The heart bursts when you see that the murderers Poles who murdered our brothers are living in the remaining Jewish houses. The two common graves are still fresh at the cemetery.
I did not find any Jews in Goniadz itself. The few survivors settled in Bialystok. By fits and starts, one goes there with fear to see how the shtetl looks.
Seeing the destruction and knowing what happened to our most dear, everything in you begins to waiver: should you remain here? on Polish soil, where each step is filled and infused with the blood and tears of Jewish fathers, mothers and children, where every stone from the cobblestone pavement is a silent witness for the Jews who were led to the slaughter?
No! Here is not the soil and here the survivors will not find their rest. We must search for a more secure corner. We take various roads and escape from the accursed land. And this even though we took part in the liberation of democratic Poland.
I, myself, was the first to run and after seven months of wandering in various nations of Europe, I succeeded in reaching our holy land Eretz-Yisroel.
1. town Return
2. a grandson of Gedalia Mondres Return
by Alter Rozen, New York
Translated by Gloria Berkenstat Freund
A holy community Goniadz, may it rest in peace,
You always float before my eyes
As in reality and also in a dream,
Since your pure soul flew away
In high heaven, far.
There are your children driven a long way,
Spread to all corners of the world,
Scattered across Seven Seas.
Each has become a last Goniadzer,
You are lost to them forever.
By Dovid Treszczanski
Translated by Gloria Berkenstat Freund
Everyone, everyone is near to me, brothers of my sadness
You always follow me as a nightmare, day and night, Goniadz, my dear shtetele !
Home of my childhood years, of my youth. In you I rocked in my straw cradle, studied in kheder and grew into a person. In you I spent my young years as a victim in the struggle for a better world.
Endless pictures run through my memory!
Friday a wedding in the shtetl. The groom and bride are accompanied by music to the synagogue hill. The entire shtetl is lively a wedding in the shtetl, lehavdil a funeral in the shtetl. Everything draws me to the ghostly alley. Everything is wrapped in sorrow.
Joy and sadness together.
There stands our white synagogue on the hill like a light-tower. Jews would run to the synagogue hill on a warm day to catch a breeze from the river.
The old bathhouse stands beneath. Children running with their fathers to the bath How lively and familiar erev Pesakh , erev Rosh Hashanah.
Here is the old Beis-Medrash. Mordekhai the shamas heats the oven and we, friends, bring potatoes to bake. A group plays cards on a big, long table in the woman's prayer room. Mordekhai the shamas chases them out
Chana-Dina's son, Yaruhem's gemara melody reverberates by the tallow candle on a winter night
And the bel-tefilah's the always joyful Reb Eliezar, son of Rywka Ruchl's son Moshe, and Yankl Elia, the blacksmith's son. I see them in front of the synagogue lectern dressed in a kitl , in talisim asking and crying for a good year.
And the stormy meetings in the Beis-Medrash about all community matters. What was not there in Goniadz? [Political] parties, schools, groups, sport groups, reading circles, libraries and so on.
The dear Y.L. Peretz library! How much love and energy I put in among your walls! Another book! Another book! And the delight in my heart. I cannot forget the late Leibl Mankowski, the founder and creator of the library who was beloved in all circles of Goniadz society.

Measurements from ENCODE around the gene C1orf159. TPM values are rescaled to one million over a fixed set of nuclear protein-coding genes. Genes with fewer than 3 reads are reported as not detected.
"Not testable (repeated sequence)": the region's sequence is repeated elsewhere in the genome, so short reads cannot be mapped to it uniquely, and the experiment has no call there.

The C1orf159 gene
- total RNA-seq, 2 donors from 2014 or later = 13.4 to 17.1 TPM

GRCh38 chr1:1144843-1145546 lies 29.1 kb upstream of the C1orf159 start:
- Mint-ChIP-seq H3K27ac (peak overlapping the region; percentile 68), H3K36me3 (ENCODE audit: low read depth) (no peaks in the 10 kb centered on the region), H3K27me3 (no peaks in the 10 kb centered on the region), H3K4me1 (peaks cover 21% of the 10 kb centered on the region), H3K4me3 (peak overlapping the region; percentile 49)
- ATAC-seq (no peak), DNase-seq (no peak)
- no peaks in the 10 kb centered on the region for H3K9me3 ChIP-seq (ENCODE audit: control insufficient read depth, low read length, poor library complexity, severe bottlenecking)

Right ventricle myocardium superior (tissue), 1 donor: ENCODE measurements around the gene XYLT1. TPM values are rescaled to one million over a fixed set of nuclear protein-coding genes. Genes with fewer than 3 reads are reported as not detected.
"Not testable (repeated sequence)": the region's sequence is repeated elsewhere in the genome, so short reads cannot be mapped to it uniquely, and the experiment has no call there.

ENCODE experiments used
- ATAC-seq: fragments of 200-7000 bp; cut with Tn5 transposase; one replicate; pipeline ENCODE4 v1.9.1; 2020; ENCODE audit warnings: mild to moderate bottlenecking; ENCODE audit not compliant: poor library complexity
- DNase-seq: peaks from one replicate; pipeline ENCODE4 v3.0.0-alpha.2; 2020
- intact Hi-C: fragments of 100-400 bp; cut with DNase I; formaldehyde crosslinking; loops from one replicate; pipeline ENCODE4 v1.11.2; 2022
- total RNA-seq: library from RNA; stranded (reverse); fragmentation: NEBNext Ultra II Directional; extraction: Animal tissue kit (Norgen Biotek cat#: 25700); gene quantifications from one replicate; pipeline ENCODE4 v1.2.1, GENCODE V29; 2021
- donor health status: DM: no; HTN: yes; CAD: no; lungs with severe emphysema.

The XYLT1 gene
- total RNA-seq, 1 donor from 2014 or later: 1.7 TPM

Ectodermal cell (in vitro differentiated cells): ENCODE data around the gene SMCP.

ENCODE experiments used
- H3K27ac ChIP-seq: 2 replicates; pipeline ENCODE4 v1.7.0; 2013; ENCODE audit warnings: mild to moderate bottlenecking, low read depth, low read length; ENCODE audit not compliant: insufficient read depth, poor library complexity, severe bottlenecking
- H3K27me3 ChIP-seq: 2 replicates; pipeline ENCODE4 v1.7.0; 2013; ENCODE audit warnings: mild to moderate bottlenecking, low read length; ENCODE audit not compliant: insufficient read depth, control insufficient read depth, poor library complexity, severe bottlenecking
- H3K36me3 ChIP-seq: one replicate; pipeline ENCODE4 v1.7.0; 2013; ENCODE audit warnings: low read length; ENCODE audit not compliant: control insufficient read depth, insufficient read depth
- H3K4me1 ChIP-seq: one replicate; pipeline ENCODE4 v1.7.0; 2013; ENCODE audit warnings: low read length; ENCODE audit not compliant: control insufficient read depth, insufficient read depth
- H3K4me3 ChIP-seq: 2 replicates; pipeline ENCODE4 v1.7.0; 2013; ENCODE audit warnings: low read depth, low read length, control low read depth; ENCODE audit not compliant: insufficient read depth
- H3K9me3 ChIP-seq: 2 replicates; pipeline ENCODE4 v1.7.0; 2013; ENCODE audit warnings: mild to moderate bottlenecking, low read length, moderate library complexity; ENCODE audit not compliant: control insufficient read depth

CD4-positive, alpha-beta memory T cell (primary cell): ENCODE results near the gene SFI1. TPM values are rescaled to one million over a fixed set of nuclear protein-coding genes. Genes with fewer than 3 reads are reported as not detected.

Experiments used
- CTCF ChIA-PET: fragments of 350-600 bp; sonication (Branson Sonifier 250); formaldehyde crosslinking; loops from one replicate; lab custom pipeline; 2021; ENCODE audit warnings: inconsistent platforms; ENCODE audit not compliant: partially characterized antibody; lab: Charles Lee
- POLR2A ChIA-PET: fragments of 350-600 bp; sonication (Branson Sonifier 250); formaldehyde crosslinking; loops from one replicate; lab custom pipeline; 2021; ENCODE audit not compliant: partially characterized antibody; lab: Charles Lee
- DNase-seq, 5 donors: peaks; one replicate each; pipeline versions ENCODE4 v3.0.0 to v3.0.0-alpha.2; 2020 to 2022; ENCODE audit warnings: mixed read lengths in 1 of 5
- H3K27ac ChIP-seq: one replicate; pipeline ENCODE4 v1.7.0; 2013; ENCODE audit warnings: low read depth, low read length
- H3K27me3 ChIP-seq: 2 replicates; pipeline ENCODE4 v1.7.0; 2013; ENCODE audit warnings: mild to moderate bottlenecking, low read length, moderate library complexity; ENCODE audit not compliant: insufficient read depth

I remember the inscription on his headstone: Here lies a simple member of a Jewish worker family.
A number of young Goniadzers were forced to his grave where they were shot and buried.
I see you all, fathers, mothers, sisters and brothers, how you were forced into the cattle cars to Bogusze  Your last journey.
It is quiet in the shtetl. Death is all around.
It is Friday in the evening. No Shabbos candles. The windows black, dark holes
And the Bober swims farther on its way Dear River Bober! Our mothers would launder our childish shirts in your clear waters. How many dreams did young hearts dream, navigating on your calm waters on summer evenings? How many hearty songs did we sing on boats rented from Mikhal the fisherman?
Jews came to your waters to say Tashlikh . Jewish children will never again swim on your still waters and pious Jews will never come to you again to wash the sinning skirts of their garments
And the frogs at Dolko, Guzy and Rawe croak as always.
Where are you, dear daughters of Rawe! Your Shabbos pletzlekh were tasty! A house for everyone who was hungry Always singing and joyfulness and so much hominess.
For the Goniadz survivors an eternal, deep wound that will never heal!
However, from the great ruins rises the heroic personality of a young man from Goniadz, Avraham-Leizer Rubin, the son of Yankl the blacksmith. The hero of the uprising in Treblinka and of the partisan movement around Bialystok calls to us and demands that we never forget.
1. little town Return
2. religious elementary school Return
3. word usually used to separate the sacred from the profane Return
4. on the eve of Passover Return
5. House of Prayer or synagogue Return
6. rabbi's assistant Return
7. rabbinical commentaries Return
8. person who leads prayer at the lectern Return
9. white robe worn on Rosh Hashanah and Yom Kippur and by the groom at his wedding Return
10. prayer shawls Return
11. transit camp near Grajewo Return
12. The custom of casting bread crumbs into a flowing body of water on Rosh Hashanah to cast away one's sins. It is derived from Micah 7:19 - You will cast all their sins into the depths of the sea. Translator Return